In particle physics, for example, after a series of upgrades, BEPC became the first instrument in the world to detect a confirmed ‘tetraquark’, an exotic form of subatomic matter (M. Ablikim et al. Phys. Rev. Lett. 110, 252001; 2013). In astrophysics, LHAASO captured the highest-energy γ-ray burst ever detected, an event so bright that it challenges classical theories of physics (The LHAASO Collaboration Sci. Adv. 9, eadj2778; 2023). “I think [China’s president] Xi Jinping sees an era in which China is a more proactive and influential player, shaping the rules of the game,” says Simon.

How this shift will affect the global research ecosystem is yet to be seen. There is ongoing discussion, including within China, that the country has played an important role in international science by operating just behind the frontier, excelling at high-quality follow-up work, rather than pioneering new trends itself, says Anna Lisa Ahlers, who heads a research group studying China in the global science system at the Max Planck Institute for the History of Science in Berlin. “If they build scientific infrastructure that other countries don’t have, this may change,” she says. In a policy meeting earlier this year, Xi called for more “disruptive innovation” in science and technology, and boosted the country’s science budget by 10%, despite the slow growth of the overall economy.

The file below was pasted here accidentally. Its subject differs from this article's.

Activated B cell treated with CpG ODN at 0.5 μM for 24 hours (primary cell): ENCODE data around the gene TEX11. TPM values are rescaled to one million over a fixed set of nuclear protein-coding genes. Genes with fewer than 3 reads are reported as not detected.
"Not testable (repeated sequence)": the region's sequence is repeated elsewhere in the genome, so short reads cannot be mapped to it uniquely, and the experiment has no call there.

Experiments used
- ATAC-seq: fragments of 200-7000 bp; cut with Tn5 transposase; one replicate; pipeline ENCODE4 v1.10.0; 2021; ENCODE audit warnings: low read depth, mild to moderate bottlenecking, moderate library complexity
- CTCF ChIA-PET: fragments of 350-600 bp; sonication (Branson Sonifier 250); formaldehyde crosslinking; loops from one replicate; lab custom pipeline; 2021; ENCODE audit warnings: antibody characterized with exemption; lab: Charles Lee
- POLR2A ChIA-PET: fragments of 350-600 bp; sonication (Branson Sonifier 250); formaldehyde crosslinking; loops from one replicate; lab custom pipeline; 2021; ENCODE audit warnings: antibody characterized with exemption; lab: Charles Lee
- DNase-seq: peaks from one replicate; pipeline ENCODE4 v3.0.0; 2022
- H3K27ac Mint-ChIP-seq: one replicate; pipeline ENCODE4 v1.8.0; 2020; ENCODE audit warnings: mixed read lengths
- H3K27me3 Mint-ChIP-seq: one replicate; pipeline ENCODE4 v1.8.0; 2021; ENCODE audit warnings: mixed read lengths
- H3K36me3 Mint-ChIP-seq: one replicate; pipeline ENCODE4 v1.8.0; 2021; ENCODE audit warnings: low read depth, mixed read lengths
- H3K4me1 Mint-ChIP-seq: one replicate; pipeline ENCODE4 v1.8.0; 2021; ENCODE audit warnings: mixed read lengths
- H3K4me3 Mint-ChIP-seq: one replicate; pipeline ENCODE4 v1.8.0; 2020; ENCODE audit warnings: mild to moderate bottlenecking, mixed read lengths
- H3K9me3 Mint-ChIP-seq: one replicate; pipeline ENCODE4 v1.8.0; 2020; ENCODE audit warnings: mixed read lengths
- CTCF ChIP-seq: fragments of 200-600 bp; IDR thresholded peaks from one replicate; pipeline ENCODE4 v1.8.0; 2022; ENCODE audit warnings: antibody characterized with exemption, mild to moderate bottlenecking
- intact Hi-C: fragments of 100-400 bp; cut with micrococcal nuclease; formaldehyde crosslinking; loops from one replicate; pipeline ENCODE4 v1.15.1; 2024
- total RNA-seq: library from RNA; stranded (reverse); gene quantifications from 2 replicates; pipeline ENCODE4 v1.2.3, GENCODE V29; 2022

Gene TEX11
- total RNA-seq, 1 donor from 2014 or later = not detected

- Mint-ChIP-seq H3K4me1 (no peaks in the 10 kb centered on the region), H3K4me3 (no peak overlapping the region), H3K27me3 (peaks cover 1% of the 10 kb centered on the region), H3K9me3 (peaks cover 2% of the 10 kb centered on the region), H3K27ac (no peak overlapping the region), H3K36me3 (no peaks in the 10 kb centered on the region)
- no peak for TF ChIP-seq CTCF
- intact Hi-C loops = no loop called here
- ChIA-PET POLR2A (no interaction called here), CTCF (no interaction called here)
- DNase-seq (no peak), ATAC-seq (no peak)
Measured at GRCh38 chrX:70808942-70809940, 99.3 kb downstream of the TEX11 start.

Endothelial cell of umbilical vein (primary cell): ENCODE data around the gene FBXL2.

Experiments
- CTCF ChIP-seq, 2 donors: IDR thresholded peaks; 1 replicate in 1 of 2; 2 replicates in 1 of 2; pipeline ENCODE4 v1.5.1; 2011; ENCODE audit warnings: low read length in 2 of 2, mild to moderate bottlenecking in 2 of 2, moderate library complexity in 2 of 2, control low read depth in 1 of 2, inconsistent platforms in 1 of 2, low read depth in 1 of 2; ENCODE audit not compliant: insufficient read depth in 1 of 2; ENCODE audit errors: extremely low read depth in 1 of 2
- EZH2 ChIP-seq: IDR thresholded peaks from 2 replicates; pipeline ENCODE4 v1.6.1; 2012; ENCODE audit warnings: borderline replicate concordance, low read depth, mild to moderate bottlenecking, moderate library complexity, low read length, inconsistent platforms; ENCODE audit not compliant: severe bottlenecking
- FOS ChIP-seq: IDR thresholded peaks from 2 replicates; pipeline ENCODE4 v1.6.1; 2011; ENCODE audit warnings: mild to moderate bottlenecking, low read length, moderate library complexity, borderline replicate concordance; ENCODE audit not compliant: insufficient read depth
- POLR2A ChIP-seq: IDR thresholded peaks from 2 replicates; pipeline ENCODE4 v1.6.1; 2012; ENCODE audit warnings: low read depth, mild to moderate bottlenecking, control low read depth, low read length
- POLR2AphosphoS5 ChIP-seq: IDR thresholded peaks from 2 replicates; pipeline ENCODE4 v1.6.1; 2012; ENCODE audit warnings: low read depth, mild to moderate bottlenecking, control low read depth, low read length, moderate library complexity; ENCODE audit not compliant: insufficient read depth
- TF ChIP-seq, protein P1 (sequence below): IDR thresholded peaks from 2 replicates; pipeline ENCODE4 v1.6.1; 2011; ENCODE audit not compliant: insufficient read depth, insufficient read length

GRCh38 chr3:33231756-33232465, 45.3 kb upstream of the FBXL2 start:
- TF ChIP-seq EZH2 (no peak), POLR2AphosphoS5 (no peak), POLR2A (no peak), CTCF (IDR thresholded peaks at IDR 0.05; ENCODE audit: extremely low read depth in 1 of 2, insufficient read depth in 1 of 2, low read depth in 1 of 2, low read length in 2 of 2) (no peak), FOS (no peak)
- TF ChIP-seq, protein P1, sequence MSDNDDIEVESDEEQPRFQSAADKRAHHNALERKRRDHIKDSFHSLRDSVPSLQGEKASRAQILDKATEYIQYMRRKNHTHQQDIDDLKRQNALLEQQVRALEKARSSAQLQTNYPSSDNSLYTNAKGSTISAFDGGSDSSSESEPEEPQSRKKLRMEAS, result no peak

High-pressure science

Much of whether China’s new, big-science infrastructure delivers the intended gains hangs on the Chinese Academy of Sciences (CAS) in Beijing, the largest scientific research organization in the world, which is responsible for building and operating most of China’s big-science facilities. As the country’s foremost research-funding recipient, CAS is expected to deliver the game-changing discoveries that China’s leadership craves. “The academy has been arguing that if China wants to become a big science and technology power, it needs to up its game in basic research, including big-science infrastructure,” says Simon. “Their wish came true, and they’re under a lot of pressure to deliver. Among Chinese leaders, there is a constant admonishment to the system as a whole that you’ve got to do a better job.”